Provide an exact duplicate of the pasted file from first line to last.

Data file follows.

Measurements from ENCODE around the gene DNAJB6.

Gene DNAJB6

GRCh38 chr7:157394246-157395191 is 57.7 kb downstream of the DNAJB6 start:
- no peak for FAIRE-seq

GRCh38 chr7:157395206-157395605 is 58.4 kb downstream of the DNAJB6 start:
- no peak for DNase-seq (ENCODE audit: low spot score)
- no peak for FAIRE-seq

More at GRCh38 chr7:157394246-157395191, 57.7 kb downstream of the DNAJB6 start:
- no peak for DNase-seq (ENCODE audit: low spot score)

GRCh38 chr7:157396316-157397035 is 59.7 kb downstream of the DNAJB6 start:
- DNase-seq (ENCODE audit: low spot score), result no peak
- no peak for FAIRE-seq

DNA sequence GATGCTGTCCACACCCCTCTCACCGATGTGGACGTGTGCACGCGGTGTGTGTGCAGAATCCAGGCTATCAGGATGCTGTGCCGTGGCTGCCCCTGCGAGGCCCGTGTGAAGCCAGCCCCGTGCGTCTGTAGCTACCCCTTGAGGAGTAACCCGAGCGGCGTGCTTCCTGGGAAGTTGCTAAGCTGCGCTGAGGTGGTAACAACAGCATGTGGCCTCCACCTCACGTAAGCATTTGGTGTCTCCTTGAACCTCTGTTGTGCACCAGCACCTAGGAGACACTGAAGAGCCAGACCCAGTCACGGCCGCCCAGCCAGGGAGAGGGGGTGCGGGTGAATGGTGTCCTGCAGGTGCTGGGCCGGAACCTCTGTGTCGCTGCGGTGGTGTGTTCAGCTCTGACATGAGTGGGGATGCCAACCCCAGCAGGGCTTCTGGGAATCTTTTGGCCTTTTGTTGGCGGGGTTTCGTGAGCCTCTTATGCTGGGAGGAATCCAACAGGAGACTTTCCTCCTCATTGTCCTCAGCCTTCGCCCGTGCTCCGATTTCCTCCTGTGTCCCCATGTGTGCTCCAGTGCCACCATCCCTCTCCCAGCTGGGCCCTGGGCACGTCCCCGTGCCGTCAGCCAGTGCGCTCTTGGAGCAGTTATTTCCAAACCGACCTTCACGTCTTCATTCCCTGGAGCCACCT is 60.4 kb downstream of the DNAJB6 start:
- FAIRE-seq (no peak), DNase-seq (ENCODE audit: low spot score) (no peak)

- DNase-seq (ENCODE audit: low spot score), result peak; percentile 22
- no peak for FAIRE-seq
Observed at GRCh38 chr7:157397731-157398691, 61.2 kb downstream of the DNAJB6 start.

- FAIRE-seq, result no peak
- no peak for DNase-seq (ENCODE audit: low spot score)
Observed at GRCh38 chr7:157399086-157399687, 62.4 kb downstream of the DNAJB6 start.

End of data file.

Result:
Measurements from ENCODE around the gene DNAJB6.

Gene DNAJB6

GRCh38 chr7:157394246-157395191 is 57.7 kb downstream of the DNAJB6 start:
- no peak for FAIRE-seq

GRCh38 chr7:157395206-157395605 is 58.4 kb downstream of the DNAJB6 start:
- no peak for DNase-seq (ENCODE audit: low spot score)
- no peak for FAIRE-seq

More at GRCh38 chr7:157394246-157395191, 57.7 kb downstream of the DNAJB6 start:
- no peak for DNase-seq (ENCODE audit: low spot score)

GRCh38 chr7:157396316-157397035 is 59.7 kb downstream of the DNAJB6 start:
- DNase-seq (ENCODE audit: low spot score), result no peak
- no peak for FAIRE-seq

DNA sequence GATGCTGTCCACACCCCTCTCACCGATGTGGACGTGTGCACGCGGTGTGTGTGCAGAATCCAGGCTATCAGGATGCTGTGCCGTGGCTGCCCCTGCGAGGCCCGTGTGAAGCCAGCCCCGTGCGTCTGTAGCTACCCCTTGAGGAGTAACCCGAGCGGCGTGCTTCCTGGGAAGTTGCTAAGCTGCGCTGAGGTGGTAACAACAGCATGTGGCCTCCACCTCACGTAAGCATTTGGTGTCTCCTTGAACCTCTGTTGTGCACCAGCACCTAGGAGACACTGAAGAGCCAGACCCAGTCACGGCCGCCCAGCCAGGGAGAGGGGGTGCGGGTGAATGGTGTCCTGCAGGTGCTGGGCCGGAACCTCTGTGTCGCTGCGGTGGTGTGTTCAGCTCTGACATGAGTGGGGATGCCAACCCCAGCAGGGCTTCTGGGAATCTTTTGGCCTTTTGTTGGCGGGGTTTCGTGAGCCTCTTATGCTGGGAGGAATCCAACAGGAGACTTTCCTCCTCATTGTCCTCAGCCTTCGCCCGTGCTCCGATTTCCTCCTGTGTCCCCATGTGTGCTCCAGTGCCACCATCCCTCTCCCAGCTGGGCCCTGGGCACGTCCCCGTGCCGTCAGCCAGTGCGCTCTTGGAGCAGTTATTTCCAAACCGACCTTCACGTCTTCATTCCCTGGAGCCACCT is 60.4 kb downstream of the DNAJB6 start:
- FAIRE-seq (no peak), DNase-seq (ENCODE audit: low spot score) (no peak)

- DNase-seq (ENCODE audit: low spot score), result peak; percentile 22
- no peak for FAIRE-seq
Observed at GRCh38 chr7:157397731-157398691, 61.2 kb downstream of the DNAJB6 start.

- FAIRE-seq, result no peak
- no peak for DNase-seq (ENCODE audit: low spot score)
Observed at GRCh38 chr7:157399086-157399687, 62.4 kb downstream of the DNAJB6 start.